When the Holocaust ended in 1945, the world vowed 'never again'.

 

 

Over the past few days, we have all watched, shocked and horrified, as Nazi symbols and rhetoric - in 2017 - have been on our television screens and in our newspapers. One can only imagine how the survivors of the Nazis felt as people chanted "the Jews will not replace us", only 70 years on from the Holocaust.

When we teach young people about the Holocaust we tell them that it did not start with the gas chambers, it started with hate-filled words. To see the Neo-Nazi, racist and antisemitic symbols and language used openly in Charlottesville should shock and horrify all of us.

Such hate has no place in our society and we all have a responsibility to act wherever it rears its head. It is not enough to simply be vigilant - in these fragile times, we must speak out and stand together.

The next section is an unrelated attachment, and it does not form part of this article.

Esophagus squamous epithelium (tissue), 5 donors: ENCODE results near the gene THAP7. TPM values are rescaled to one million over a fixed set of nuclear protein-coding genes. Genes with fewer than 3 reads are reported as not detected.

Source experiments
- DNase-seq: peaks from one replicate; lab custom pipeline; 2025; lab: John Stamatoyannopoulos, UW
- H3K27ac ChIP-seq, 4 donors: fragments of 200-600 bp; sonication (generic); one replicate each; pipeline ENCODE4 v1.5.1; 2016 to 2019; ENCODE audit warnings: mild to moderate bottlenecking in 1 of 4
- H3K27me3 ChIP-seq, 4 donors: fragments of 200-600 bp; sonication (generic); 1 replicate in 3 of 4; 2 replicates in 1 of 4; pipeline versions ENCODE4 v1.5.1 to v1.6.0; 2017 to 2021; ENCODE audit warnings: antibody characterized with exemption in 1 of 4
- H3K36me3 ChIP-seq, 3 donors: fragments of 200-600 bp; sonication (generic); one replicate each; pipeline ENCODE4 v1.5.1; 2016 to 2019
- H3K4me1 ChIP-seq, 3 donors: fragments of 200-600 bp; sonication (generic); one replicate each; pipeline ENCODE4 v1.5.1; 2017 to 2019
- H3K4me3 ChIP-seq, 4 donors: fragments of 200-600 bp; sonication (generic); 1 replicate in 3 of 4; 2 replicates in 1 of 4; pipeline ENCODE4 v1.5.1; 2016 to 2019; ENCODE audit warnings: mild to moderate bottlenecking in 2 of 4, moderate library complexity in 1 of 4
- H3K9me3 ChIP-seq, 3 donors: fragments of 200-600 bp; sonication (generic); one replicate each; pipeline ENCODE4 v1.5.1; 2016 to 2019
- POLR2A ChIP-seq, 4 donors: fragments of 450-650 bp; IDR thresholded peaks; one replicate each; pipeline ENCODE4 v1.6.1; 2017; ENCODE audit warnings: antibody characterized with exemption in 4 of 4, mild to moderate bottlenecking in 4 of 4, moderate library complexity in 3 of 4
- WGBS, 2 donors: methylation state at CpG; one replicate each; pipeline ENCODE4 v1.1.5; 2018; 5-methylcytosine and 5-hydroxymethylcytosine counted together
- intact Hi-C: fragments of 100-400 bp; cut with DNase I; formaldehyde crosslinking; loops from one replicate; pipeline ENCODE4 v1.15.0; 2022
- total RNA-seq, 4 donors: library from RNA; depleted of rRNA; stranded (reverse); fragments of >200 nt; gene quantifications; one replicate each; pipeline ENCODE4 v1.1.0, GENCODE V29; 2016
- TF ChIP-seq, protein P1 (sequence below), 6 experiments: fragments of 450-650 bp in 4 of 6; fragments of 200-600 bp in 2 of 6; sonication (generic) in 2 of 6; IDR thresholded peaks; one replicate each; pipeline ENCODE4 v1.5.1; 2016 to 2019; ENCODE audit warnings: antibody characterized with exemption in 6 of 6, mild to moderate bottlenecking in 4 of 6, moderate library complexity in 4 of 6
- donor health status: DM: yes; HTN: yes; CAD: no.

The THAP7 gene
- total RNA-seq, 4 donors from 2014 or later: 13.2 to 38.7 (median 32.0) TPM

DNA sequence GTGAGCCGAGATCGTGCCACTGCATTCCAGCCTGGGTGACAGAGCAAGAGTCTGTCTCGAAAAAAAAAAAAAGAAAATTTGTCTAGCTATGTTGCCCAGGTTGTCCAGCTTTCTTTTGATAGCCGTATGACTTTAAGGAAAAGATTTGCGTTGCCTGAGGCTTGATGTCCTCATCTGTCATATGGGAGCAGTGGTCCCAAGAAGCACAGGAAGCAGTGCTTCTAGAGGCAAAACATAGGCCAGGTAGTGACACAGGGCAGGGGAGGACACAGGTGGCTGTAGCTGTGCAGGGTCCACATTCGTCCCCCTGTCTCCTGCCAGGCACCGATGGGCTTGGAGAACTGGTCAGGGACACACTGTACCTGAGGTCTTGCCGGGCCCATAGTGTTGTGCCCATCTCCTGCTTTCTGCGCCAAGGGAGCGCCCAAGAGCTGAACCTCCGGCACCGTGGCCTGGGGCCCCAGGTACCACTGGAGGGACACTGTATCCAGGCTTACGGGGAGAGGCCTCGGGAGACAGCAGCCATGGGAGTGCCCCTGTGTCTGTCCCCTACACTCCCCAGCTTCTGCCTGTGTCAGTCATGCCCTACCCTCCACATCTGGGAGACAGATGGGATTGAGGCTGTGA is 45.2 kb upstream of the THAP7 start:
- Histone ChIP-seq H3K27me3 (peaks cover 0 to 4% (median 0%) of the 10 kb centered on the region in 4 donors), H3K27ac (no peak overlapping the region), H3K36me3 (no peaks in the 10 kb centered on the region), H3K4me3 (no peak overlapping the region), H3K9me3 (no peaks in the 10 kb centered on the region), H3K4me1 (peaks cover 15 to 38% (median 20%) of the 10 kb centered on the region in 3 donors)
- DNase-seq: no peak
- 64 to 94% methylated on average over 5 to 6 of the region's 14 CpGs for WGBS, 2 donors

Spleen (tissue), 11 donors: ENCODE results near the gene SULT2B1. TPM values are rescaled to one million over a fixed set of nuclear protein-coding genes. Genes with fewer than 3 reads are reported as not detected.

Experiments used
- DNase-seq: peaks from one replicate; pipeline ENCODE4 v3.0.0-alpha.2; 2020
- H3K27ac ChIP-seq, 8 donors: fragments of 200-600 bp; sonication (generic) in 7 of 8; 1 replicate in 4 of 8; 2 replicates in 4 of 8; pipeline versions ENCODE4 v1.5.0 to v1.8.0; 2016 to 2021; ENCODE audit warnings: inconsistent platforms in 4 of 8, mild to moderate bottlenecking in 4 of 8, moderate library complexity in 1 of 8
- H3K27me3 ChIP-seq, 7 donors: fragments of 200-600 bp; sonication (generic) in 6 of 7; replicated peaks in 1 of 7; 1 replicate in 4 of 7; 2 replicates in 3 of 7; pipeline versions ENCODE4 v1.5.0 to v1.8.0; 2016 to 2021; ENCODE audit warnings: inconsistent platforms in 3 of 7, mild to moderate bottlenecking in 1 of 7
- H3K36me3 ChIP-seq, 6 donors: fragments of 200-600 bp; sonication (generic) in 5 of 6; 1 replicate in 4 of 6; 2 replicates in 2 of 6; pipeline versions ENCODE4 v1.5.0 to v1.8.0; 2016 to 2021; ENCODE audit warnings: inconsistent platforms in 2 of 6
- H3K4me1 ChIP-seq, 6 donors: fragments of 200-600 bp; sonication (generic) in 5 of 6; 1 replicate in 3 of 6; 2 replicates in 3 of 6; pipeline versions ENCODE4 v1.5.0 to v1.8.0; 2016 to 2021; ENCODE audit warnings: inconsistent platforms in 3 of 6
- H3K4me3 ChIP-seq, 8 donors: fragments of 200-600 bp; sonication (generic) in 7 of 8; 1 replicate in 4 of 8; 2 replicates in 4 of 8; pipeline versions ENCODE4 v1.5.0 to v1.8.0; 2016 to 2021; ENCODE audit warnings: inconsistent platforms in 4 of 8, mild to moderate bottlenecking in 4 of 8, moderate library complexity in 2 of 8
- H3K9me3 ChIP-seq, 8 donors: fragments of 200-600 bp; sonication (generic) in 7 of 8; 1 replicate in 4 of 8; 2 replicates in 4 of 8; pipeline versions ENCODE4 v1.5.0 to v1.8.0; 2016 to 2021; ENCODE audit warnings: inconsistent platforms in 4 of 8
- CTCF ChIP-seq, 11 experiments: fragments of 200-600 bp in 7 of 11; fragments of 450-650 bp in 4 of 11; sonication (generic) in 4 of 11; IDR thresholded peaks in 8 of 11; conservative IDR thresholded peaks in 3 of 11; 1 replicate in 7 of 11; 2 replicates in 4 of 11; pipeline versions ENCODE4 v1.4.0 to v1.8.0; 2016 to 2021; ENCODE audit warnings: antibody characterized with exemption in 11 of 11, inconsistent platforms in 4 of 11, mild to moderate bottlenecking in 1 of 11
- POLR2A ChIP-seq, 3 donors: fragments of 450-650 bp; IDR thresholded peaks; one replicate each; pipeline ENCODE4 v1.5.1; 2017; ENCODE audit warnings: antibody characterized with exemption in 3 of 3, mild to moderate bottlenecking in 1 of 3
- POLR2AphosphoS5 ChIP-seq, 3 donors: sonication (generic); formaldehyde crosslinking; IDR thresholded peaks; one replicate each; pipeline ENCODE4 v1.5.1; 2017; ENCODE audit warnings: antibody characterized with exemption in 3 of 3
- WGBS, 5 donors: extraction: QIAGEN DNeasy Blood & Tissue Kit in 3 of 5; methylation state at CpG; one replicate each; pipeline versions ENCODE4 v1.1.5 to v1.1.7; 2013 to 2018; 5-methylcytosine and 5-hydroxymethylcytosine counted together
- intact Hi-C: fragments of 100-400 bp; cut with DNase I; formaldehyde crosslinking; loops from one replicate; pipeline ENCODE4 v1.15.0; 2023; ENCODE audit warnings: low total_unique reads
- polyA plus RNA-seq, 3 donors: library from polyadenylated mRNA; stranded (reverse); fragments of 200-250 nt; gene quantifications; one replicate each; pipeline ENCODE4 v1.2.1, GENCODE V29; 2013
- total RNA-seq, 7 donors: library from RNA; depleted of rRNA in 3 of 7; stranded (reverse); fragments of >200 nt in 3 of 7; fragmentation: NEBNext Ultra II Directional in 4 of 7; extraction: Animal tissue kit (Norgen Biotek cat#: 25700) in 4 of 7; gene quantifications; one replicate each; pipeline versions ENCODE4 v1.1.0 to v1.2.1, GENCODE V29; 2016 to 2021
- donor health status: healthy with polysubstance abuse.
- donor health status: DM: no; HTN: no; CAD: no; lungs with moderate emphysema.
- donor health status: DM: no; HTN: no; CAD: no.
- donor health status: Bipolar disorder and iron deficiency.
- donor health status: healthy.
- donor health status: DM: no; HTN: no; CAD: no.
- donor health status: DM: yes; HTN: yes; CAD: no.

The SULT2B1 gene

We know that when hatred is left unchecked, it can lead to dark and dangerous places. The only way to prevent it is to educate, educate, educate.

Help us to redouble our efforts to reach every young person in the UK, support our work here: www.het.org.uk.

The Holocaust Educational Trust is deeply saddened to hear of the passing of our dear friend Avram Schaufeld.

Commenting on the news that the Community Security Trust has today reported a record number of antisemitic incidents in the first half of 2017, Karen Pollock MBE, Chief Executive of the Holocaust Educational Trust, said:

2016 Appeal Film

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